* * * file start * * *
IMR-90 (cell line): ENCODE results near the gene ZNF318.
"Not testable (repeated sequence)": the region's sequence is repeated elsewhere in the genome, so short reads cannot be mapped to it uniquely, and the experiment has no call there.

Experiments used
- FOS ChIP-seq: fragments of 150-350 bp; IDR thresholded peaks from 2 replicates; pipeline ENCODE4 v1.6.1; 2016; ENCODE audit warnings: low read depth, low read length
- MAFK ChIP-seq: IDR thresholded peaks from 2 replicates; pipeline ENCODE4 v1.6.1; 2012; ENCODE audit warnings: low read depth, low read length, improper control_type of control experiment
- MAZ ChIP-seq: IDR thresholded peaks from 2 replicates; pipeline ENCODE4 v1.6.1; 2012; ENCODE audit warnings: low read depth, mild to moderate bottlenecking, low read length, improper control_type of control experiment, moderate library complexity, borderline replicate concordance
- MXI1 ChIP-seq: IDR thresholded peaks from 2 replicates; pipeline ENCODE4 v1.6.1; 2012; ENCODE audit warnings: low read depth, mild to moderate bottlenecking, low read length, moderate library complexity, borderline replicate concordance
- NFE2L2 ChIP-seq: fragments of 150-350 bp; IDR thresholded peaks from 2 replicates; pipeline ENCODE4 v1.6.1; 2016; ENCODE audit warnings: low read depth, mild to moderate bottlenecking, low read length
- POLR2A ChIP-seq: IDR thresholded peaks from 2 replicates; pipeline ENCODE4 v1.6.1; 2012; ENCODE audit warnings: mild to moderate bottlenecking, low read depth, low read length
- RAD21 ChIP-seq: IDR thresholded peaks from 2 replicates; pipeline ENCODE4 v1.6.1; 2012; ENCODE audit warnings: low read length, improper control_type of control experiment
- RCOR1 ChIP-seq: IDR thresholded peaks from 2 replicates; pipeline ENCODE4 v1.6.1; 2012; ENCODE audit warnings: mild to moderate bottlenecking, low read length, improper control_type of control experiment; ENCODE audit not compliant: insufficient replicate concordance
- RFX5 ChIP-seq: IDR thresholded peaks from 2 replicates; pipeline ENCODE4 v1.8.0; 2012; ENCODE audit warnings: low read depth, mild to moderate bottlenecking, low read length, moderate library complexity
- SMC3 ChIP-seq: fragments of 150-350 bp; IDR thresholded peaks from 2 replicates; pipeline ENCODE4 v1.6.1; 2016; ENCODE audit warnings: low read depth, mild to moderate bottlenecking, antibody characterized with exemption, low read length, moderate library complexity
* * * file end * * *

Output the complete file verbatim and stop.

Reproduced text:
IMR-90 (cell line): ENCODE results near the gene ZNF318.
"Not testable (repeated sequence)": the region's sequence is repeated elsewhere in the genome, so short reads cannot be mapped to it uniquely, and the experiment has no call there.

Experiments used
- FOS ChIP-seq: fragments of 150-350 bp; IDR thresholded peaks from 2 replicates; pipeline ENCODE4 v1.6.1; 2016; ENCODE audit warnings: low read depth, low read length
- MAFK ChIP-seq: IDR thresholded peaks from 2 replicates; pipeline ENCODE4 v1.6.1; 2012; ENCODE audit warnings: low read depth, low read length, improper control_type of control experiment
- MAZ ChIP-seq: IDR thresholded peaks from 2 replicates; pipeline ENCODE4 v1.6.1; 2012; ENCODE audit warnings: low read depth, mild to moderate bottlenecking, low read length, improper control_type of control experiment, moderate library complexity, borderline replicate concordance
- MXI1 ChIP-seq: IDR thresholded peaks from 2 replicates; pipeline ENCODE4 v1.6.1; 2012; ENCODE audit warnings: low read depth, mild to moderate bottlenecking, low read length, moderate library complexity, borderline replicate concordance
- NFE2L2 ChIP-seq: fragments of 150-350 bp; IDR thresholded peaks from 2 replicates; pipeline ENCODE4 v1.6.1; 2016; ENCODE audit warnings: low read depth, mild to moderate bottlenecking, low read length
- POLR2A ChIP-seq: IDR thresholded peaks from 2 replicates; pipeline ENCODE4 v1.6.1; 2012; ENCODE audit warnings: mild to moderate bottlenecking, low read depth, low read length
- RAD21 ChIP-seq: IDR thresholded peaks from 2 replicates; pipeline ENCODE4 v1.6.1; 2012; ENCODE audit warnings: low read length, improper control_type of control experiment
- RCOR1 ChIP-seq: IDR thresholded peaks from 2 replicates; pipeline ENCODE4 v1.6.1; 2012; ENCODE audit warnings: mild to moderate bottlenecking, low read length, improper control_type of control experiment; ENCODE audit not compliant: insufficient replicate concordance
- RFX5 ChIP-seq: IDR thresholded peaks from 2 replicates; pipeline ENCODE4 v1.8.0; 2012; ENCODE audit warnings: low read depth, mild to moderate bottlenecking, low read length, moderate library complexity
- SMC3 ChIP-seq: fragments of 150-350 bp; IDR thresholded peaks from 2 replicates; pipeline ENCODE4 v1.6.1; 2016; ENCODE audit warnings: low read depth, mild to moderate bottlenecking, antibody characterized with exemption, low read length, moderate library complexity